Do underlying climates affect the occurrence of extreme weather events? Yes, according to the environmentalist movement. But climate isn’t just a weather word. In an increasingly polarised and chaotic political climate, what lessons from the ‘climate change world’ can we apply to America’s uptick in political violence?
We all know the story. A powerful hurricane makes landfall and causes devastation. Flooding, destroyed buildings, power-cuts, loss of life and property, and major disruption to the economy. This year, among others, we’ve had Hurricanes Michael and Florence in the US, and Typhoons Mangkhut and Jebi in the Pacific.
Hurricanes pose an often frustrating challenge to ‘climate communication,’ a term used in the climate change world — a world that consists of activists, political lobbyists, philanthropists, academics, scientists, and other concerned citizens.
The problem is that hurricanes are newsworthy events. They are dramatic. They provide a ratings-friendly air of imminent risk. U.S. cable news networks send their crews into the path of the storm so that their anchors can get wet and battered by the wind. Spectacular footage shows flooding, waves crashing into piers, trees bending and snapping in the wind. And cut to commercial.
In other words, hurricanes fit quite neatly into the modern American news style and cycle. There’s a fairly short build-up of gradually intensifying warnings, then dramatic eye-catching drama for a day, followed by a few days of human interest stories. When that’s over, the news cycle can move on —after all, there’s another Presidential tweet to cover.
By contrast, climate change takes place over decades. The timescales don’t fit our TV news cycle, let alone our social media attention cycles. They don’t even seem to fit our life cycles. So when a big hurricane comes, there’s a natural temptation for people in the climate world to try and piggyback onto the drama of the hurricane to message about climate change.
But the trouble is that hurricanes are weather, and weather changes radically in most places on earth over the course of a year. Weather from one year to the next can also shift on multiple different measures and shift back again. Just as financial industry prices vary dramatically day-to-day despite long-term trends being clear-as-day on longer-term charts, weather can also be out of trend for the short- or medium term.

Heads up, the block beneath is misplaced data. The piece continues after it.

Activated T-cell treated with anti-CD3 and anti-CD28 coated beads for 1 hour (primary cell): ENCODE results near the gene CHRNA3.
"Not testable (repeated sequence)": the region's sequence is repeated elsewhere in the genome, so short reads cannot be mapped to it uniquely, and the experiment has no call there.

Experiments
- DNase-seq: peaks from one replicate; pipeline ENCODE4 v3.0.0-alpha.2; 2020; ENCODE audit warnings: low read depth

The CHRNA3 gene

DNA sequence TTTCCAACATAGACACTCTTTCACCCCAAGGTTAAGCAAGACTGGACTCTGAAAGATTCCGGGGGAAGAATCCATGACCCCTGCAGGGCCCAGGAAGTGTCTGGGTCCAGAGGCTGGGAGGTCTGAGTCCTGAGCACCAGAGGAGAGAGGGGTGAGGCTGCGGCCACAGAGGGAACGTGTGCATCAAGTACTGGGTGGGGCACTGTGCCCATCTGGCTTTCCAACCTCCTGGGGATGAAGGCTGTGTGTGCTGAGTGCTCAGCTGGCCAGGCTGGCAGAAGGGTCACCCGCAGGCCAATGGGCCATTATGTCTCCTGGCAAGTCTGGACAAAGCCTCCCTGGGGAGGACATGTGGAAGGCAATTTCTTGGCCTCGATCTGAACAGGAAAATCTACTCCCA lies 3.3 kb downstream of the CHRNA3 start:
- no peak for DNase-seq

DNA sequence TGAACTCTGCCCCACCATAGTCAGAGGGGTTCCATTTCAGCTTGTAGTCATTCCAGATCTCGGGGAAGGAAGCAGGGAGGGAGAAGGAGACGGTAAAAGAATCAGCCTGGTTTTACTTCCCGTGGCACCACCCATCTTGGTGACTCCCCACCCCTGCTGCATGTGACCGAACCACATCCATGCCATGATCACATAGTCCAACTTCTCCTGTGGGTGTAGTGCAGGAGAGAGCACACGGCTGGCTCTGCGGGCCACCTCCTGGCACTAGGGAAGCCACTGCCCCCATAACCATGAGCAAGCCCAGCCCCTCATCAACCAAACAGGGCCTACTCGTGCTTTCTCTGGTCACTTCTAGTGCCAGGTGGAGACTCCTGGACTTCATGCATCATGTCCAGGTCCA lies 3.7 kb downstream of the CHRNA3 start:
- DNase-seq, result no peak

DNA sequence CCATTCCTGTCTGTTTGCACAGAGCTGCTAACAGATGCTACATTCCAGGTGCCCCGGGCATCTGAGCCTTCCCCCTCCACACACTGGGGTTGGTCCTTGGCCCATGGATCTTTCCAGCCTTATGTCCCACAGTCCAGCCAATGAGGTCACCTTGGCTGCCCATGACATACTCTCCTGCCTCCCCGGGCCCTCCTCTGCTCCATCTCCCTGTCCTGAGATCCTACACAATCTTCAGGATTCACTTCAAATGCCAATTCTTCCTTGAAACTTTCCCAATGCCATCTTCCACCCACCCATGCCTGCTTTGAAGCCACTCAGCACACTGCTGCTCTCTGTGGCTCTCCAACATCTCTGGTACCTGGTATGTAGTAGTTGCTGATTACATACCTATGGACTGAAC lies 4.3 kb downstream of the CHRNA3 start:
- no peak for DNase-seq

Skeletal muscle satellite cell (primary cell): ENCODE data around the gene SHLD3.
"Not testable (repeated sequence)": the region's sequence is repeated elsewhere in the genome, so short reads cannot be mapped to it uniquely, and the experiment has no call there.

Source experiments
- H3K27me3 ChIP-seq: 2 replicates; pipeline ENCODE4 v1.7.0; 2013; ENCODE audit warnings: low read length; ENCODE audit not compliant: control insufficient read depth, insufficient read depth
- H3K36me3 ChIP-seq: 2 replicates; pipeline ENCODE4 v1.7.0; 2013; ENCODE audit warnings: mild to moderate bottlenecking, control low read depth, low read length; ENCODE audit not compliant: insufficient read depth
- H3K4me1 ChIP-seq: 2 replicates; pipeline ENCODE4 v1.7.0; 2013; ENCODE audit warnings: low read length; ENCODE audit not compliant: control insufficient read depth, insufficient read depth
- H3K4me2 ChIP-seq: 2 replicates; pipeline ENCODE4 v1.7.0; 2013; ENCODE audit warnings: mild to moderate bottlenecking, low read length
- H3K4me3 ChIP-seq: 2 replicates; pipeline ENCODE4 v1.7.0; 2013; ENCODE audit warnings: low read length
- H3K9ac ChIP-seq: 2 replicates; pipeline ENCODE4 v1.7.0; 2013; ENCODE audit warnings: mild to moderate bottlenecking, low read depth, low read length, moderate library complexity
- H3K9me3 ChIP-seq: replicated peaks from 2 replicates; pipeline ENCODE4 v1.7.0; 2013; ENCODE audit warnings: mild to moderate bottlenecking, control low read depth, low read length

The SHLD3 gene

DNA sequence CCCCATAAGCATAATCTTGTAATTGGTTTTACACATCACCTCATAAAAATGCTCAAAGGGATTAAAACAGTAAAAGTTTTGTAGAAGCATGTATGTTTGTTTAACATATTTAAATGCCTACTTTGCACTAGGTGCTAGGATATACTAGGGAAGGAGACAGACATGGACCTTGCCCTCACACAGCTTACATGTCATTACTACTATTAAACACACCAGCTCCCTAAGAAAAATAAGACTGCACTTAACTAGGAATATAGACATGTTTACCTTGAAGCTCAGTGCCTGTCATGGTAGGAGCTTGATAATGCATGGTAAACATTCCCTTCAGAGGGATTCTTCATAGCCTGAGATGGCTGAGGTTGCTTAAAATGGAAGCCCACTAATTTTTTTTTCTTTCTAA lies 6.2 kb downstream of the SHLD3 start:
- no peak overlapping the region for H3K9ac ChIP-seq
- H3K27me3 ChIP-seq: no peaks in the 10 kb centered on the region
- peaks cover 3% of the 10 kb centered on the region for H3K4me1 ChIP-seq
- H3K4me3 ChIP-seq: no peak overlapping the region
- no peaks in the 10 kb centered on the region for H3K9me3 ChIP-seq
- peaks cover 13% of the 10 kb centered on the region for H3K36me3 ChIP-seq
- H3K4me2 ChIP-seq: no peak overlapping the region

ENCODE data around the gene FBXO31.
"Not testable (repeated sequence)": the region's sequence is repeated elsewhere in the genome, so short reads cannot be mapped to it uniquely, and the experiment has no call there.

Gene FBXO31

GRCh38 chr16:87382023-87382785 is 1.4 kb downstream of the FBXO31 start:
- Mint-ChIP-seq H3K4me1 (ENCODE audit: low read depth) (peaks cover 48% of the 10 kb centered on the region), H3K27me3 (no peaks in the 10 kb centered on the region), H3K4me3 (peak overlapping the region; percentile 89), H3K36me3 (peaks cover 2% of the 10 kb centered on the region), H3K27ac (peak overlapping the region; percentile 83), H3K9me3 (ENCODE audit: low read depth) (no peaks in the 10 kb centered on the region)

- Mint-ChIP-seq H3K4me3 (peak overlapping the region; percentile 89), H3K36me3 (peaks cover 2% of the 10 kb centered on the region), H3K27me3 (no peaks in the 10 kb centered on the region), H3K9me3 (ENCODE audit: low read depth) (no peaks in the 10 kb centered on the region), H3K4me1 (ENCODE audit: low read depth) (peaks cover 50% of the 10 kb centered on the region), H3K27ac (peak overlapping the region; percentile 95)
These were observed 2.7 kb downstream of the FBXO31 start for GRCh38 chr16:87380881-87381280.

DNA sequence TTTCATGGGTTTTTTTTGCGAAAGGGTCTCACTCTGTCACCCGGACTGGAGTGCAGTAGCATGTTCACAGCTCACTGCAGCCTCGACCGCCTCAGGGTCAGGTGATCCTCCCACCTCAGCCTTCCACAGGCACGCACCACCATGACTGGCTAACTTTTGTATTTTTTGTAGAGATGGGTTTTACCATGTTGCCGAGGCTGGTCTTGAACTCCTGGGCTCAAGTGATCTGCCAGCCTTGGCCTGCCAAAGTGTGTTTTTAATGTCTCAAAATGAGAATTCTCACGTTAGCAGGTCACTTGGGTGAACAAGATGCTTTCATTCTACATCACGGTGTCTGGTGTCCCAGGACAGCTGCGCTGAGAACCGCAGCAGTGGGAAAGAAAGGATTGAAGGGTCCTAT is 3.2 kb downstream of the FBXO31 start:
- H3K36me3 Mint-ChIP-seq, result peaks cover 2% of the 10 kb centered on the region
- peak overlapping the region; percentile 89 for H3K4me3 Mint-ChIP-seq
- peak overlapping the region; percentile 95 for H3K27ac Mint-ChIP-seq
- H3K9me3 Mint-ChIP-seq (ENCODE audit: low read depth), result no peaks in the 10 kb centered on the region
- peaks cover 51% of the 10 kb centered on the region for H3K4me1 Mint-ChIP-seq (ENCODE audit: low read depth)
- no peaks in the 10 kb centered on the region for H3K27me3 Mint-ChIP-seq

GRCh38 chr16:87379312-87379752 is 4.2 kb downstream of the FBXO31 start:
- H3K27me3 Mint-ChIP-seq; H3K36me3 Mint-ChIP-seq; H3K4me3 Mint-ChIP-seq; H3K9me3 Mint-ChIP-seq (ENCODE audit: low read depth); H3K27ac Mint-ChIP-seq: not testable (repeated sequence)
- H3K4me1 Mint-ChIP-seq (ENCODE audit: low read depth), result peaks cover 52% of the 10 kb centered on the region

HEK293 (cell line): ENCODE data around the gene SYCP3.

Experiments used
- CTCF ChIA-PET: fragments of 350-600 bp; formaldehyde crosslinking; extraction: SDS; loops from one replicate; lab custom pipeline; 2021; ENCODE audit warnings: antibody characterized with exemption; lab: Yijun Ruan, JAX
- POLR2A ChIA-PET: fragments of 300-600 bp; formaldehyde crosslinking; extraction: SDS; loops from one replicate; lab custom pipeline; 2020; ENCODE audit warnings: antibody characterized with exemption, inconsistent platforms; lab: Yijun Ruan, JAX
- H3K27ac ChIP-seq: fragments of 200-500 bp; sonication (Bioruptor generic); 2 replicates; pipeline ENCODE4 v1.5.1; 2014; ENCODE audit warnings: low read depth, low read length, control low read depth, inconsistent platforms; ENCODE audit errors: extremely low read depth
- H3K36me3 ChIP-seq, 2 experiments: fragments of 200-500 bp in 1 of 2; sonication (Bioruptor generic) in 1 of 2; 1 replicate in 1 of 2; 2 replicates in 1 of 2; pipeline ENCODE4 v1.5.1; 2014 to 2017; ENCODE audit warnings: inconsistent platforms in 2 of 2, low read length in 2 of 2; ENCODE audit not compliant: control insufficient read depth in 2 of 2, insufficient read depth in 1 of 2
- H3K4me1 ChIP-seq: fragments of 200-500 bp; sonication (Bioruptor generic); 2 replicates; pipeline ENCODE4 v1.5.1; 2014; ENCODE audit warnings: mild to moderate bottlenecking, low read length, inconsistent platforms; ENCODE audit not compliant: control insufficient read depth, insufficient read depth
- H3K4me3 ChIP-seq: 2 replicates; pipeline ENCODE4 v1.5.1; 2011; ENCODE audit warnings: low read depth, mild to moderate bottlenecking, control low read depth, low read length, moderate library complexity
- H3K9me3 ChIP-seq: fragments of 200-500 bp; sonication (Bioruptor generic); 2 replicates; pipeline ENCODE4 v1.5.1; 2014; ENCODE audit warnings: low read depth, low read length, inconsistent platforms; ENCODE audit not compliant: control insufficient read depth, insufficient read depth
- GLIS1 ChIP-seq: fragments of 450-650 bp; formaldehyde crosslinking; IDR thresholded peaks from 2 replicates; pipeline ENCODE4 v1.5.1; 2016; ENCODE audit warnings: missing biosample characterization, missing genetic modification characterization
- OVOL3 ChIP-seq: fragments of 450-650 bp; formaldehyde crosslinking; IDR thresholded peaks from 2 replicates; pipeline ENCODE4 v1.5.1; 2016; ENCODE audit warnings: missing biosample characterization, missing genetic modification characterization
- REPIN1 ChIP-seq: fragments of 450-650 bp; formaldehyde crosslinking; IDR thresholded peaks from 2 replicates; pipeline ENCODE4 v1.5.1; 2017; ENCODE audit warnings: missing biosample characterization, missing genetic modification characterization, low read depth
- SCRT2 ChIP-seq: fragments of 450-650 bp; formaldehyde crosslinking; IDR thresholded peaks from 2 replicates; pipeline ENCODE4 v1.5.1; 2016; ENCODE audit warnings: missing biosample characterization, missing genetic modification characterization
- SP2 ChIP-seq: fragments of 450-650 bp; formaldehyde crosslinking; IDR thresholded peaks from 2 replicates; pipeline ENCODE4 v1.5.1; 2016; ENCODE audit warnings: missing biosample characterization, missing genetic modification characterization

Simply stated: Climate is not weather.
While more frequent and more powerful hurricanes are definitely a predicted consequence of climate change, any given hurricane cannot be entirely blamed on climate change.
This is almost the same ‘mistake’ that climate deniers like the U.S. President make when they notice that it is cold and leap to the conclusion that ‘global warming’ must be fake.
Or the ‘mistake’ a very proud-of-himself US Senator Inhofe (whose major campaign contributors are not suprisingly in the fossil fuel energy sector) makes when he throws a snowball in the Senate as proof that global warming isn’t real.
Moving up a few levels of sophistication from senior leaders in the US government, models examining climate change do show that hurricanes and indeed snowstorms (sorry, Sen. Inhofe!) will become more intense and more frequent in some areas. For hurricanes, that means more rainfall, larger storm systems, higher wind speeds, and thus more destruction and damage. Rarer, larger, more severe storms are shown to be more likely over the longer-term. Thus, the most dramatic (though not necessarily significant), effects of climate change are on the extremes, or ‘tails’, of weather event distribution, making those once rarer severe events — high category hurricanes or super-Typhoons, severe floods, severe droughts and wildfires — more common.
Climate and weather exist on different scales, although confusingly, they involve many of the same measures and data points (e.g. temperature or precipitation). According to the best science we have, climate change (average global warming) should make the extreme bad weather events such as hurricanes more likely, more damaging, and more expensive over the longer timescales.
Climate of Hate